Sierra Leone is fast becoming the murder capital of West Africa
Sierra Leone Telegraph: 24 December 2016
Communities around Freetown, the capital of Sierra Leone are tonight gripped by fear and shock after the brutal murder last night of another well know public figure – the highly acclaimed Barrister Imran Rahman. (Photo: President Ernest Bai Koroma).
The former Magistrate and Barrister is reported by police to have been strangled at his home by unknown armed men who broke into the house in Marjay Town in the west of Freetown.
His death comes just two days after the retired head of the country’s military – Lieutenant General S.O. Williams, was shot dead by armed men at his home in the east of the capital. Police are still investigating his killing.
Lawyer Rahman was aged 78 and comes from the very popular Rahman family in the Foulah Town community of eastern Freetown.
His murder has once again raised serious questions about the ability of the Koroma government in running the country, as well as the capacity of the police in maintaining law and order in the capital Freetown. How safe is Freetown tonight?
If top military men and senior lawyers are not safe in Sierra Leone, then what chance do ordinary men and women have in their own homes? (Photo: Barrister Imran Rahman).
Since coming to power in 2007, president Koroma has failed to stem the rising levels of serious crime in Sierra Leone, including armed robbery, hijacking, and brutal murders.
In his end of year speech delivered to the people of Sierra Leone in 2015, president Koroma mentioned the alarming rise in lawlessness, and promised to do whatever it takes to bring law and order to the country.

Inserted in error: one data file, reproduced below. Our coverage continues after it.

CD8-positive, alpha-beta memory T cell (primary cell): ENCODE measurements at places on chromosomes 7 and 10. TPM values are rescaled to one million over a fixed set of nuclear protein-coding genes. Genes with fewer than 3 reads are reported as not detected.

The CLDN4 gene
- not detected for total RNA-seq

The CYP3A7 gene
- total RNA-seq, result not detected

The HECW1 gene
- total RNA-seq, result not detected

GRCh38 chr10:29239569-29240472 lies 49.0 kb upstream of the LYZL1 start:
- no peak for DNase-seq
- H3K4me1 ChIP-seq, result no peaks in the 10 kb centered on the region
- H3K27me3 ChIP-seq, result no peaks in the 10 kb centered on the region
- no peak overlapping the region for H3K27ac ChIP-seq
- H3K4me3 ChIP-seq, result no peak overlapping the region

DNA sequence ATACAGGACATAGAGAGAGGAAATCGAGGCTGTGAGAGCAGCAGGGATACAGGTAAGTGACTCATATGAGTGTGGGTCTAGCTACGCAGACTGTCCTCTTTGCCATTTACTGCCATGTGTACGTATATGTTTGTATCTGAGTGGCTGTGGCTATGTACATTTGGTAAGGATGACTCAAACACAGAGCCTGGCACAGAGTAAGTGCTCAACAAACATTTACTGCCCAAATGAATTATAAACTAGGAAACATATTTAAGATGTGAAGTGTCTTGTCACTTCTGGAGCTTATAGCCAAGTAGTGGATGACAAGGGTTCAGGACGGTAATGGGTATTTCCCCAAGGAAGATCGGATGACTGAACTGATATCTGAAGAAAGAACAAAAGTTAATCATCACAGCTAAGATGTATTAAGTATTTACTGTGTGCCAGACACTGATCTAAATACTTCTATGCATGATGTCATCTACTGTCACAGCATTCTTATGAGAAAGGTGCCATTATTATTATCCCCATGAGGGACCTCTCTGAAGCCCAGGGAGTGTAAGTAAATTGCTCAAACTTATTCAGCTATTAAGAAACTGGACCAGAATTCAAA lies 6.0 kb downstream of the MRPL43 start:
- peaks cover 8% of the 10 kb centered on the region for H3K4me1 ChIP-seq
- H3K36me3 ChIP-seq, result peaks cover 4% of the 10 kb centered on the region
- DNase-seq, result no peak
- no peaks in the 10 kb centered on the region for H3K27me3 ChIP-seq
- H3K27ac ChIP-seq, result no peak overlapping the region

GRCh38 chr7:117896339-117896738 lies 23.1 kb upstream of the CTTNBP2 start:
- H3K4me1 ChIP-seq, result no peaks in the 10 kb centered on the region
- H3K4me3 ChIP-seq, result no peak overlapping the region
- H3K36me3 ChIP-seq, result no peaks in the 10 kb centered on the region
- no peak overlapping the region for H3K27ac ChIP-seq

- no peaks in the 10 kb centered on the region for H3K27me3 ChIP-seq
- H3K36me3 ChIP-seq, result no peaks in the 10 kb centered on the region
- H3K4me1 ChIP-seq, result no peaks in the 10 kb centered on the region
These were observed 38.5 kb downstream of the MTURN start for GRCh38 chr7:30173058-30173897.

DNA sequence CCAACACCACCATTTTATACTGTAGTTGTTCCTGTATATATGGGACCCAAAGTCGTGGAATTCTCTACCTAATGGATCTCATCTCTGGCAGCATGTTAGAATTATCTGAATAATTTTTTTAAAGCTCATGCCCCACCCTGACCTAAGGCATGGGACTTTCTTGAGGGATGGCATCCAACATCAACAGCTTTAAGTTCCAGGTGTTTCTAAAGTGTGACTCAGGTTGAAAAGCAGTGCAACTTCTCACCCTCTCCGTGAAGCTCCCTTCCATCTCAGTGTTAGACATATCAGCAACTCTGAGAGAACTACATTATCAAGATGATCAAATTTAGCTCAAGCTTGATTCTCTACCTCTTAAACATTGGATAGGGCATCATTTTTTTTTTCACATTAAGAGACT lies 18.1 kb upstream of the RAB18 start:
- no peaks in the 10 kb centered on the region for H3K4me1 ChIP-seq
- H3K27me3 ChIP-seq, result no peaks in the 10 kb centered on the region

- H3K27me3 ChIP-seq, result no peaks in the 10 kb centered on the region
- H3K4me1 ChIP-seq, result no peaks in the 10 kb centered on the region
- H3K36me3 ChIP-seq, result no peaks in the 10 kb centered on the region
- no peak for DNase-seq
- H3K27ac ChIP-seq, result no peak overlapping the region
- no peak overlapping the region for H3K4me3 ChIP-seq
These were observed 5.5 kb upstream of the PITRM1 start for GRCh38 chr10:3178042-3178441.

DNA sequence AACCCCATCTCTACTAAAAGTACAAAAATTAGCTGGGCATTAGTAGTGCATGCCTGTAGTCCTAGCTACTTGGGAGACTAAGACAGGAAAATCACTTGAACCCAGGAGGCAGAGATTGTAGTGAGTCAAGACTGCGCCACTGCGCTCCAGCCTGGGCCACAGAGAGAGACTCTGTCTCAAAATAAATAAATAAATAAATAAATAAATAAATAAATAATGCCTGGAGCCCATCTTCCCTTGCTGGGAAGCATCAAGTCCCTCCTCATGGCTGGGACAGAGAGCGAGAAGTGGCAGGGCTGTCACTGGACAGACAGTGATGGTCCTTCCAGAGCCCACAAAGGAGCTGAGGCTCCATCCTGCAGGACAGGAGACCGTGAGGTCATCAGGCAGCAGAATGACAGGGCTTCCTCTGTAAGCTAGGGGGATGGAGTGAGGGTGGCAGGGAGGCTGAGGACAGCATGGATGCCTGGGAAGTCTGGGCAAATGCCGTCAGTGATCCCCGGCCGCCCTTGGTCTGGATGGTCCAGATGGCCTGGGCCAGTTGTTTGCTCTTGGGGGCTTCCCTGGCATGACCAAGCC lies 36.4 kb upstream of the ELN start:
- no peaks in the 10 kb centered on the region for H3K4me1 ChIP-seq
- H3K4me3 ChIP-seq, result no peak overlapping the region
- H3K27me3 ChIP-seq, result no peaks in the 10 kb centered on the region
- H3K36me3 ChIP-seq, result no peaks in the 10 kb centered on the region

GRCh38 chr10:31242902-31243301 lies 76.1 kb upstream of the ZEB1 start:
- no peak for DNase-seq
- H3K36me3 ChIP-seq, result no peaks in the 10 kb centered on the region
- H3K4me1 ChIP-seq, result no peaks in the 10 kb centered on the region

But it seems the president has woefully failed the people of Sierra Leone and the international community, that has invested millions of dollars in promoting law and order as well as building the capacity of the judiciary and criminal justice system.
Sierra Leone is ranked in the Global Human Development Index as one of the poorest nations in the world, and by Transparency International as one of the most corrupt countries in Africa.
Soon the country will be ranked as one of the most dangerous nations in the world, and the murder capital of Africa, if the current senseless killing continues.
Few overseas investors are brave enough to invest their capital in Sierra Leone today, with the exception of the chinese – whose imported security experts are looking after the chinese community, despite recent improvement in the country’s business environment.
Two weeks ago, the residence of the popular opposition politician and one of the aspiring presidential candidates for the SLPP – Alie Kabba, was attacked by heavily armed men in military uniform in the capital Freetown. No one has been arrested for that attack.
The current spate of high profile murders will only serve to drive away investors from Sierra Leone to other West African countries where their capital will be safer.
As the Koroma government continues to lose control of the streets of the capital to armed gangs, one has to wonder how long before they start planning armed insurrection against the government itself?
No government should sit idly by and watch the lives of its citizens routinely snuffed away by criminals, in such despicable, cold blooded and brutal manner.